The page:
CPP Investments retains its top place in Private Equity International’s Global Investor 100 ranking for the third year in a row, with more than $130 billion allocated to private equity.

A big part of the growth of its private equity portfolio came from investment returns, senior managing director and global head of private equity Suyi Kim tells PEI, noting the big run up in the market in both private and public equities.

Suyi Kim of CPP Investments

“We don’t have a crystal ball… but we can run [scenarios] to have higher conviction in our investments”

Suyi Kim
CPP Investments

“A bigger portion of that came from the appreciation of our investments on the ground [rather] than new investments, which I’m feeling pretty good about,” Kim says. “This isn’t surprising as we build our capability and track record. We’ve also been very disciplined in how we deploy capital, which has become increasingly important over the last 12 months.”

CPP Investments’ PE portfolio returned 18.6 percent in the financial year to 31 March – its best performing asset class – driven by improved portfolio company earnings and outlooks in the information technology, financial and healthcare sectors in the US and in Europe, according to the pension’s latest annual report. The PE portfolio was also resilient to the regulatory tightening in China that negatively impacted some of the public equity market indexes within PE’s overall benchmark, which further contributed to its positive outperformance, the report noted.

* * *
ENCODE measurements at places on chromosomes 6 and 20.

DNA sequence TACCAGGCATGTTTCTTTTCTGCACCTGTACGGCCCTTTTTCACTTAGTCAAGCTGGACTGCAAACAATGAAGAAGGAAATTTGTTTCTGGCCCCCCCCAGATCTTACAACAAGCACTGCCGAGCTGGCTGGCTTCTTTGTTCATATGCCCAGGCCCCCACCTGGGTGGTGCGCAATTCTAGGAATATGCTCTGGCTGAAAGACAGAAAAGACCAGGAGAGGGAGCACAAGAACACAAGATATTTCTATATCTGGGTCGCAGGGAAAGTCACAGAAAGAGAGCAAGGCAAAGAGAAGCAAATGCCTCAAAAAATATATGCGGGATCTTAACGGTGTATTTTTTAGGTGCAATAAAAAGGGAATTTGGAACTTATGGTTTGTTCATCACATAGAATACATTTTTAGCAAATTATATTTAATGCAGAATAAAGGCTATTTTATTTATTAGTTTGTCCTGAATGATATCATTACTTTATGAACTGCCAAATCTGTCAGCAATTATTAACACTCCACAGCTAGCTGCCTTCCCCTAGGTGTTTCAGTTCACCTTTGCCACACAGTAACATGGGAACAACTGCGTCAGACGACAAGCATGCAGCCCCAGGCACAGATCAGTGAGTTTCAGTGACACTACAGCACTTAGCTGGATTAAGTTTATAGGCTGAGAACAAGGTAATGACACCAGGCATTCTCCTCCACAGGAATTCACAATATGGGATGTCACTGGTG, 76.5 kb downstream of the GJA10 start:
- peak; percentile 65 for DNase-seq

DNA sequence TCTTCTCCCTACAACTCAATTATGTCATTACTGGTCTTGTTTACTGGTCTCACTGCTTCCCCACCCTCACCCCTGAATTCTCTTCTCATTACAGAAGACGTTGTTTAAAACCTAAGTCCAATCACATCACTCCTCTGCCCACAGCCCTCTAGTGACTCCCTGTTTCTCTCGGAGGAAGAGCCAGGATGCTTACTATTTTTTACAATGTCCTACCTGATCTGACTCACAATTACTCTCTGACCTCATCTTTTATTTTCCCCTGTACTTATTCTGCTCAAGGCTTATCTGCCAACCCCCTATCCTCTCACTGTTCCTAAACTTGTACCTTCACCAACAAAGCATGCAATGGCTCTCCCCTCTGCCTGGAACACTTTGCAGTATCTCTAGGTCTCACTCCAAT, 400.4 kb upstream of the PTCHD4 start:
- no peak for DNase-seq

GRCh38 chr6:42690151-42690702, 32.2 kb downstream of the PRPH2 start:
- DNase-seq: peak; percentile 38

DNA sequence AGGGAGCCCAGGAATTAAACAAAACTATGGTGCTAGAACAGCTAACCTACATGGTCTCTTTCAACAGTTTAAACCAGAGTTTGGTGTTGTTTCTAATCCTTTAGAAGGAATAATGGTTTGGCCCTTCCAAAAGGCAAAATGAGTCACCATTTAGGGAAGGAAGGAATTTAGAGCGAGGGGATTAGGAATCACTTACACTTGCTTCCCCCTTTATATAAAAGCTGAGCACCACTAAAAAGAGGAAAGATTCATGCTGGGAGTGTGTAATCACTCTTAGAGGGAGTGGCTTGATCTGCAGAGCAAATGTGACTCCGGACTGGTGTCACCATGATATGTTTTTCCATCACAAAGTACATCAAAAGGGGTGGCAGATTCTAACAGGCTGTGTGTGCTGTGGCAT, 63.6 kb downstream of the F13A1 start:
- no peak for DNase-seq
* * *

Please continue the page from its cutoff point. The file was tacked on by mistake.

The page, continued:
Private equity now makes up close to a third of the Canadian investor’s total portfolio, from just 22 percent in 2018.

Growth equity push

Kim, who was CPP Investments’ top executive in Asia before she took up the reins as head of PE last September, is the brains behind the pension’s expansion into growth equity. This is a strategy, she says, that was missing in their portfolio of assets.

“We have funds, secondaries and direct investments,” says Kim. “We cover growth equity in Asia, but we didn’t have a dedicated team, mandate or processes to cover growth equity investments in North America and ­Europe.”

While the pension plan has invested in growth equity for years, it now has a team dedicated to the segment. This specialised team, which was formally launched in April, includes CPP Investments’ venture capital fund investment team, which was formed about two years ago, as well as the thematic investment team, which was formerly part of active equities.

Kim adds: “[The VC team was] planting some seeds that were at the early stages of evolving. And then I put them together with the thematic team from our public markets team, which has been doing more long-term structural changes and growth investing across the private and public side.”

The growth equity team invests in healthcare, fintech, climate change opportunities and automobility, according to CPP Investments’ website. Target companies are primarily in North America and Europe, and the investment size ranges from C$25 million ($20 million; €18.6 million) to more than C$200 million. Its most recent deals include London-based fintech company 10x Future Technologies, biotech Eikon Therapeutics, and KoBold Metals, an artificial intelligence-powered mineral exploration company.